master of that city, by his wife Mary Anne [Dorkan]. He was educated by his father, who afterwards placed him in a seminary kept at Cashel by Patrick Hare, a protestant clergyman. Here he was a great friend of Edward Lysaght [q.v.], and remained for some time as usher. In 1776 he was recommended by Dr. James Butler, archbishop of Cashel, for a burse in the Irish College at Rome (Moran, Spicilegium Ossoriense, iii. 351). He sailed from Cork to London, where he was robbed of his money by a fellow-passenger; but fortunately a priest afforded him a refuge in his house until a remittance from home enabled him to continue his journey to Rome. His progress in theological and philosophical studies was brilliant and rapid, and after having attended a course of lectures on canon law at the Sapienza he was ordained priest. Soon afterwards he was induced by Tamburini to settle at Pavia, where he was afterwards appointed to the chairs of Hebrew ecclesiastical history and divinity in the university. In 1786 he declined to attend the schismatical diocesan council held at Pistoia under the presidency of the Jansenist bishop Scipio Ricci. In 1793 he published the first part of his 'Institutiones Biblicæ,' which, it is said, was suppressed in consequence of some of the opinions advanced (Orme, Bibliotheca Biblica, p. 284). He was created D.D. by the university of Pavia on 28 June 1794. Two years later, when Napoleon's victorious troops overran the duchy of Milan, the members of the university of Pavia were dispersed, and Lanigan hurriedly returned to his native country, in company with several other Irish ecclesiastics.
On landing in Cork as a penniless wanderer he vainly applied for pecuniary assistance to Dr. Moylan, bishop of that diocese, and his vicar-general, Dr. MacCarthy, who both regarded Lanigan as a Jansenist, on account of his intimacy with the notorious Tamburini. He was compelled therefore to walk to Cashel, where he was welcomed by his surviving relatives. After an unsuccessful attempt to obtain the spiritual care of a parish in the diocese of Cashel, he proceeded to Dublin, and was attached to the old Francis Street Chapel, by invitation of its pastor, Martin Hugh Hamill, the vicar-general and dean of Dublin, who had been his fellow-student at Rome. Shortly afterwards he was nominated, on the motion of the primate, seconded by the Archbishop of Dublin, to the chair of sacred scripture and Hebrew in the Royal College of St. Patrick, Maynooth. The Bishop of Cork, still suspecting him to be a Jansenist, suggested that he should subscribe the formula which had been drawn up as a test for the French refugee clergy after the revolution. This Lanigan indignantly refused to do, though he declared that he would cheerfully subscribe the bull 'Unigenitus Dei Filius,' issued by Clement XI in 1713. The result of the dispute was that he resigned the professorship.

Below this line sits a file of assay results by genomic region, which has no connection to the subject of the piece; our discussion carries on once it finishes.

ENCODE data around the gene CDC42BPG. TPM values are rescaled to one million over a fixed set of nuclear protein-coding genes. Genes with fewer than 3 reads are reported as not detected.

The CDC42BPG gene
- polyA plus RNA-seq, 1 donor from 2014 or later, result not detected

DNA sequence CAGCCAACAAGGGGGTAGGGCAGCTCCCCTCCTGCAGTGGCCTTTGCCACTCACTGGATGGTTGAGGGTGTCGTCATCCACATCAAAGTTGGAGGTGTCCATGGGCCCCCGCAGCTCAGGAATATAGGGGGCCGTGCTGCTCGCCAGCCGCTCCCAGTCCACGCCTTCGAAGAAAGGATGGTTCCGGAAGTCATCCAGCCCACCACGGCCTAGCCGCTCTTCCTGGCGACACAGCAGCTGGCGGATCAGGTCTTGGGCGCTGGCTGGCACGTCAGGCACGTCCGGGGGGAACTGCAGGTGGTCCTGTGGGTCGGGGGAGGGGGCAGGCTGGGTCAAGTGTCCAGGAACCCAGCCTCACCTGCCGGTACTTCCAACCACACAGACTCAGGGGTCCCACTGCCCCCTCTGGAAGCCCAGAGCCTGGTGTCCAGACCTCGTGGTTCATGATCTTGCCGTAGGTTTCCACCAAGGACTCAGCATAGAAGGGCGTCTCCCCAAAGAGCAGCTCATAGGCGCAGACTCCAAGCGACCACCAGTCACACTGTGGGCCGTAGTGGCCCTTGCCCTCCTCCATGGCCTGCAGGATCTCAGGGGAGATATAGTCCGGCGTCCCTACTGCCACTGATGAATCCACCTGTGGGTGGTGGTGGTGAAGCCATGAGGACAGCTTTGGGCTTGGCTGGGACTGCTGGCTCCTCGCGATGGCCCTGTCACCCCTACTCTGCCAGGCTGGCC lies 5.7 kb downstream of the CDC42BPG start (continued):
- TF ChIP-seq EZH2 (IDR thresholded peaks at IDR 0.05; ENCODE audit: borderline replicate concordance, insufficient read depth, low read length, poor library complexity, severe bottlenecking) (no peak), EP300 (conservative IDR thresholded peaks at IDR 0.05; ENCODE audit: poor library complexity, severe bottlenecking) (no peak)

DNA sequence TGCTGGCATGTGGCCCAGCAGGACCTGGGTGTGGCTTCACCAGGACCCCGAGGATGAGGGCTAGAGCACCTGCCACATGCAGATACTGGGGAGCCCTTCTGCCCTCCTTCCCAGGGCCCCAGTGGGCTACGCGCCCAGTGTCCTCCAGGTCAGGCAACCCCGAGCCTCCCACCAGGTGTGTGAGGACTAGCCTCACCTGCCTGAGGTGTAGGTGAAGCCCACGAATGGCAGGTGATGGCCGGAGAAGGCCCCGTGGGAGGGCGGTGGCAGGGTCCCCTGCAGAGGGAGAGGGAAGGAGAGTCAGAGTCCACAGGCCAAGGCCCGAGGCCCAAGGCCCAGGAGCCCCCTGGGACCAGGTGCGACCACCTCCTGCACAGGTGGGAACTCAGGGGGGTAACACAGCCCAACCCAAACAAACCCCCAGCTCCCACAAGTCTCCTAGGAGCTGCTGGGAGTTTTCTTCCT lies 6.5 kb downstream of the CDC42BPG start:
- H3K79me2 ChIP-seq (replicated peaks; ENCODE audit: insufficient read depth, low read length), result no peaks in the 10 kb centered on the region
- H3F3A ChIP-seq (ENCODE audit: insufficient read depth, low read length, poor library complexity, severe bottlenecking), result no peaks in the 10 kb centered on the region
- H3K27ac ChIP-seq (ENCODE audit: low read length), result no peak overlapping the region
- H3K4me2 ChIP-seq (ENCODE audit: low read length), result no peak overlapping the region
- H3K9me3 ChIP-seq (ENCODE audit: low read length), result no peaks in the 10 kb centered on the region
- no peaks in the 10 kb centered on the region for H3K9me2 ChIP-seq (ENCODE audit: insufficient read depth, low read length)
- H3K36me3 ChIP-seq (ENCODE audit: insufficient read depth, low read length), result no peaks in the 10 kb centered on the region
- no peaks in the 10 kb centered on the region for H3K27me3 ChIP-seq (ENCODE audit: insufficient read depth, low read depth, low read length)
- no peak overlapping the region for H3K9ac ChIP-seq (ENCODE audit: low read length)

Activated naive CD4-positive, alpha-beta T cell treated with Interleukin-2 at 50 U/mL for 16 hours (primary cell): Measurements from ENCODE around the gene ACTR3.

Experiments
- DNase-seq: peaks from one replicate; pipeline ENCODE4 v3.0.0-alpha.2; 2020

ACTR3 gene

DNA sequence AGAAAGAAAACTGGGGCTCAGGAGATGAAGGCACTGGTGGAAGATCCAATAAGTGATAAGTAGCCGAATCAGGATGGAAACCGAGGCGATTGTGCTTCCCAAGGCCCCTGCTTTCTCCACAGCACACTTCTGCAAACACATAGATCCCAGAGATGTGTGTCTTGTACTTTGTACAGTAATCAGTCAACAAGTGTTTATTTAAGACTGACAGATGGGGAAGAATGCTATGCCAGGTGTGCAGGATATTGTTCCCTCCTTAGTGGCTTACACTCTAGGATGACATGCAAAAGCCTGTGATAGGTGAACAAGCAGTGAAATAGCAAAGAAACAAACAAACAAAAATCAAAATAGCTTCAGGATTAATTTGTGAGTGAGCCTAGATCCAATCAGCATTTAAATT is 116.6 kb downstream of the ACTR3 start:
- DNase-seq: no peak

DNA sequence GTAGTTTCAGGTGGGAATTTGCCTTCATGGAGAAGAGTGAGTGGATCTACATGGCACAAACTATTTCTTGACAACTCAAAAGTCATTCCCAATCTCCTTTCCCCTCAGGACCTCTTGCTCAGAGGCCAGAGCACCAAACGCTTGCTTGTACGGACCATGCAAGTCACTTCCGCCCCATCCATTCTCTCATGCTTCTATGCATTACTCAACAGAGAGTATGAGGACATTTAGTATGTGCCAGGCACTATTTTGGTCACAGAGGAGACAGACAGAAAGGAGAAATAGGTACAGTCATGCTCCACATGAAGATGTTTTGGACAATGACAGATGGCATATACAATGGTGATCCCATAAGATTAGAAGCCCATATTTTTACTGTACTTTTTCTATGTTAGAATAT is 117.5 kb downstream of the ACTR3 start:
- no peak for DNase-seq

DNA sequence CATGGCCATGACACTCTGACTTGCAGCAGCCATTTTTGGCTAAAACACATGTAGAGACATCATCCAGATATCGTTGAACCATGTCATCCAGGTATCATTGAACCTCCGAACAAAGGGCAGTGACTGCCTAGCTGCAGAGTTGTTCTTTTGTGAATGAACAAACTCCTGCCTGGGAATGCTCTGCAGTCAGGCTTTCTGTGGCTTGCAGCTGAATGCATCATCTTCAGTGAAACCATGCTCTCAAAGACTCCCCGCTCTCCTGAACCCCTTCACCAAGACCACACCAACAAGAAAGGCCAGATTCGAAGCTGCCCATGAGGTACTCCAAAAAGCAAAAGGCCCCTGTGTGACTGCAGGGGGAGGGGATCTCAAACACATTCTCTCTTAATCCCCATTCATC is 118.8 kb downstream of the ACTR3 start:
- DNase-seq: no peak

At the suggestion of his friend General Vallancey he was engaged by the Royal Dublin Society as assistant-librarian, foreign correspondent, and general literary supervisor, with a salary of a guinea and a half per week; but it appears that he was not regularly appointed as an officer of the society until 2 May 1799. In 1808 his salary was increased to 150l. per annum. He was intimately associated with the literary enterprises of the time in Dublin. His wit, learning, liberal catholicism, and the dignity and suavity of his continental manners were a ready passport to the best society. Among his friends were General Vallancey, Richard Kirwan, president of the Royal Irish Academy, Archbishop Troy, Dennis Taaffe, and the Celtic scholars William Halliday and Edward O'Reilly. He assisted the latter to found the Gaelic Society of Dublin in 1808. He wrote on current affairs under the pseudonyms of 'Irenæus' and 'An Irish Priest;' in 1805 he engaged in a controversy with John Giffard concerning catholic disabilities.
Symptoms of cerebral decay appeared in 1813, and he was removed to Cashel, where he was tenderly nursed by his sisters. Although for a time able to resume work, and even to superintend the removal of the Royal Dublin Society's library from Hawkins Street to Kildare Street, he ultimately became a permanent patient in Dr. Harty's asylum at Finglas. He died on 7 July 1828, and was interred in Finglas churchyard, where a monument was erected to his memory in 1861, with appropriate inscriptions in Irish and Latin. His library was sold 6 and 7 March 1828.
His principal work is 'An Ecclesiastical History of Ireland, from the first Introduction of Christianity among the Irish to the beginning of the thirteenth century,' 4 vols., Dublin, 1822, 8vo; 2nd edition, Dublin, 1829, 8vo. This work he began in 1799. It contains, in chronological sequence, biographies of the principal Irish saints, with their 'acts' abridged, while their recorded miracles are for the most part suppressed. His other works are: 1. 'De Origine et Progressu Hermeneuticæ Sacræ,' Pavia, 1789, being his inaugural address as professor of Hebrew and sacred scripture at Pavia. 2. 'Saggio sulla maniera d'insegnare a' giovani ecclesiastici la Scienza de' Libri Sacri,' Pavia, pp. 159, a work of great rarity. 3. 'Institutionum Biblicarum